An outraged writer bitterly assailed the government's "protection":
Eighteen Jews have already fallen in a few months to the knives of fanatical [Muslim] murderers; and His Highness's Government, far from punishing the guilty, protects and apparently encourages them.
The Government's conduct toward us is macchiavellian beyond words. We are not directly persecuted but such is the scornful treatment we receive, when we ask for justice from the Bey or his ministers, that open persecution would be a hundred times better. Acknowledged persecution however, would expose the executioner and his victim to the world, and the Tunisian Government wishes to appear impartial whilst masking killers surreptitiously. * ... We do not seek an eye for an eye, blood for blood, but that the guilty should be . . . legally condemned.[208]

[* "The nineteenth-century complaint about the "government's wish to appear impartial" to the world while "masking" its persecution illustrates the sophisticated aptitude for image making that was practiced more than a hundred years ago. The "invitation" from the Arab world to its Jews (see Chapter 2 above) is one modem example of the continued tradition.]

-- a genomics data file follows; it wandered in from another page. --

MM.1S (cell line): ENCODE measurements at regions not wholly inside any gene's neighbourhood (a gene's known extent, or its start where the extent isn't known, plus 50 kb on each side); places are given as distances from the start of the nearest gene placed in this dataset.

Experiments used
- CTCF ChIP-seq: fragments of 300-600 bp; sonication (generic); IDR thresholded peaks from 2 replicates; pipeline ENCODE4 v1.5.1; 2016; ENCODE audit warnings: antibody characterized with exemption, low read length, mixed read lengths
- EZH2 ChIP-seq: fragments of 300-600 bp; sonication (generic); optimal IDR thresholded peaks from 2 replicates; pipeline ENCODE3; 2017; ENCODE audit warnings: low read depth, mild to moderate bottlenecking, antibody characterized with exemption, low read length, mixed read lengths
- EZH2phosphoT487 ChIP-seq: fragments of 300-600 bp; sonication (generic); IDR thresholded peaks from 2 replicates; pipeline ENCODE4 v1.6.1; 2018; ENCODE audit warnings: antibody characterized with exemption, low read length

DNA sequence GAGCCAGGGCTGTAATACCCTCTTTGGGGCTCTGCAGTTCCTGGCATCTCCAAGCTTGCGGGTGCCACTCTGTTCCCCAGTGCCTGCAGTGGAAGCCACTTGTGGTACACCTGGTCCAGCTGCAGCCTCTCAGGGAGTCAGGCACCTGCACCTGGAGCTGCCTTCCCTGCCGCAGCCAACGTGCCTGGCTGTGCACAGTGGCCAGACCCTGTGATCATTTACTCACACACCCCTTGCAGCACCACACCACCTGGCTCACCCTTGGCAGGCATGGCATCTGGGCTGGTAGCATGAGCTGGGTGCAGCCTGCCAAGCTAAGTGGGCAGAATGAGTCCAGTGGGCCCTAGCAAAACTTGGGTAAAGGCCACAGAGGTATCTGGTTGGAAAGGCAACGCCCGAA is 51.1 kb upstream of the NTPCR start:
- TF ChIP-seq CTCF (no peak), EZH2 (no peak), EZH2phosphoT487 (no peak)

A Jew from Tunis protested assassinations in a neighboring community:

Nabel is a town of fanatics, and we must unfortunately record six other murders of our co-religionists, the perpetrators of which have not been punished .... [209]
The violence spread in 1869 to the city of Tunis, where Muslims butchered many Jews in the defenseless ghetto. The French Protectorate was established in Tunisia in 1881, and life improved considerably for many Tunisian Jews. In 1910 they were allowed to become French citizens, though they were not fully accepted in Muslim and French societies.[210]
The subsequent Nazi occupation and Vichy regime did not improve conditions; the Great Synagogue in Tunis was put into use as a Nazi stable. When Tunisia became independent in 1956, a Jew was included in the Bourguiba cabinet, while at the same time, paradoxically, an authoritative report published in 1956 stressed that "the Jew in Tunisia has lost his position of middle man in the distributive industry-with commerce becoming more and more the privilege of a Moslem caste ... [211]

The Jews of Tunisia soon began to flee from the extremism that the "Arabization" policy of the government had fostered. Of 105,000 Jews in 1948, 50,000 emigrated tot Israel and roughly the same number have gone to France and elsewhere."